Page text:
Brock gearing up to contribute to COVID-19 response

Brock University’s research community is stepping up to contribute supplies, facilities and expertise to Canada’s fight against the COVID-19 pandemic.

Brock has made available supplies of gloves, masks and chemicals to Niagara Public Health, and researchers are also discussing ways to use the University’s Level 3 containment laboratory (CL3).

The Canadian government has already approved Brock’s CL3 lab to be used for COVID-19 research.

“We’re taking a range of steps to prepare for requests that might emerge for research and testing,” says Vice-President Research, Tim Kenyon. “We have a wide variety of expertise and facilities here that can be deployed in the greater fight against this virus.”

Brock’s Office of Research Services (ORS) has put out a call for researchers to submit research proposals in response to the provincial government’s COVID-19 portal, which was posted Thursday, March 26.

Among expertise the Ontario government is looking for include:

  • virtual mental health services for people who are vulnerable or living in remote communities
  • supply chain resiliency monitoring
  • financial planning and advising for small businesses that can be delivered online at low-cost including advice about relief programs and how to apply

Researchers interested in applying for grants in these and other areas should go to the homepage of ORS’s Sharepoint site.

Regarding the CL3 facility, Biological Safety Levels in a lab are ranked from one to four depending on the potential threat of organisms or agents being studied. The labs have increasing protection levels.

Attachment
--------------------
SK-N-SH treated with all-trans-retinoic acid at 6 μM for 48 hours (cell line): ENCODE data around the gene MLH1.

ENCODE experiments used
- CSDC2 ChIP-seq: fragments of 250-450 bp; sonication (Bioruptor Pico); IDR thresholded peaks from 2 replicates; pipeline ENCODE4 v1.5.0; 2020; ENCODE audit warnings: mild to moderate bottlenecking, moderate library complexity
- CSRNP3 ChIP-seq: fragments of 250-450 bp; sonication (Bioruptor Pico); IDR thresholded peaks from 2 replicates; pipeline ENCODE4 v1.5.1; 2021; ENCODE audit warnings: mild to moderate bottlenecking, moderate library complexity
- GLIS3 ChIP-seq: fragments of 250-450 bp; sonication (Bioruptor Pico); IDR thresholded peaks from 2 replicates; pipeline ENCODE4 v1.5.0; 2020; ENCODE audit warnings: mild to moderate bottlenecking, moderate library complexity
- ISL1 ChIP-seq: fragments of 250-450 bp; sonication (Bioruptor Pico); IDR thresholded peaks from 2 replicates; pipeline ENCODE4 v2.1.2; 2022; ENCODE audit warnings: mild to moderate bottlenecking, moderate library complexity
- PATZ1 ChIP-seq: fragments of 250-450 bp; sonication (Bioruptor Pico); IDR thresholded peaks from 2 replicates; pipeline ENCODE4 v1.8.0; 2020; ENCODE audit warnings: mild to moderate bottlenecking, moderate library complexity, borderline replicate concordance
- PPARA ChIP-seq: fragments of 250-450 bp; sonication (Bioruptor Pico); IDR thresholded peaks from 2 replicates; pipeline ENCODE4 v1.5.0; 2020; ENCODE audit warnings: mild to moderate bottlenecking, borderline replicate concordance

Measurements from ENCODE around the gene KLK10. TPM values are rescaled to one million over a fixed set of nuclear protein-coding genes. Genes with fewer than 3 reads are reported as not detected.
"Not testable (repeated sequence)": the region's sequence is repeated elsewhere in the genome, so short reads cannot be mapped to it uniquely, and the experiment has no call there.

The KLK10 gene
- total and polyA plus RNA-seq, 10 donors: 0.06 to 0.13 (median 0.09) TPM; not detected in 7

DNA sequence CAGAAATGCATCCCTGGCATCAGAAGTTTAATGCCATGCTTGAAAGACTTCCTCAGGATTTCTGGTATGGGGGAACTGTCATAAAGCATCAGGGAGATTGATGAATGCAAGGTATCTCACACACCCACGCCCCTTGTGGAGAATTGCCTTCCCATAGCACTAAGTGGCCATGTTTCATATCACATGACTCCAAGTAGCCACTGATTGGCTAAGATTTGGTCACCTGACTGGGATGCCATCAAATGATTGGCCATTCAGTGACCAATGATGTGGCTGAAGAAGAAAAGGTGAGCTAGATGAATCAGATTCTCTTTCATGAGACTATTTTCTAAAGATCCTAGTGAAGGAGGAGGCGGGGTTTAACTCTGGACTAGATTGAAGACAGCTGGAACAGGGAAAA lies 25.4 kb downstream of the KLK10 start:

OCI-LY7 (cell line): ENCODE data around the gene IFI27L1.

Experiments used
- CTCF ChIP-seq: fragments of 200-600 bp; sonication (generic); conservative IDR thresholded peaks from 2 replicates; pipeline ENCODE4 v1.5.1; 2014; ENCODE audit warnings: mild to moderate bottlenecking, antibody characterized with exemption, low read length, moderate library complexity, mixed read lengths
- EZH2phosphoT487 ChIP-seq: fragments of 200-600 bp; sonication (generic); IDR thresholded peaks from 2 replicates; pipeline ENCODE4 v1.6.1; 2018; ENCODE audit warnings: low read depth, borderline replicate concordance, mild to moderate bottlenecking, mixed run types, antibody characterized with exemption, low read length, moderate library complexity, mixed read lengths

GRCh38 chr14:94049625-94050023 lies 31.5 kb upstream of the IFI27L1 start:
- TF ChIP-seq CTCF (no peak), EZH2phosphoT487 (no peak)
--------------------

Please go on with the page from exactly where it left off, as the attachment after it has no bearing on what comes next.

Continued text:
Level 3 enables Professor of Biology Fiona Hunter to study the Zika and West Nile viruses, but she and her students are willing to put those studies on hold temporarily should the facility be required for research on the COVID-19-causing virus, called SARS-CoV-2.

Brock also has several Level 2 laboratories that can potentially support a scale-up of COVID-19 testing if demand from Public Health rises. Immunologist and Associate Professor of Health Sciences Adam MacNeil says his lab has the equipment to do this, but needs critical testing materials that are in high-demand globally.

A potential local source has emerged in Norgen Biotek, a company that is working with the University on producing COVID-19 test kits.

“Members of my team would be happy to help at locations outside of Brock as much as here at Brock,” says MacNeil. “They have critical skills that are useful right now, and that realization – within the developing crisis — has empowered them.”

“As well, we are pursuing institutional steps to secure the appropriate license modifications permitting work with SARS-CoV-2, and to modify and upgrade the facilities themselves as needed,” says Kenyon.

Beyond the biological laboratories is a pool of expertise that can address a wide variety of facets of the unfolding pandemic, including financial data analysis, risk management and children’s mental health.

Kenyon continues to receive expressions of interest from across the research community at Brock in response to the pandemic.

“We continue to explore ways to support innovative research projects that can help in the fight against this pandemic,” he says.

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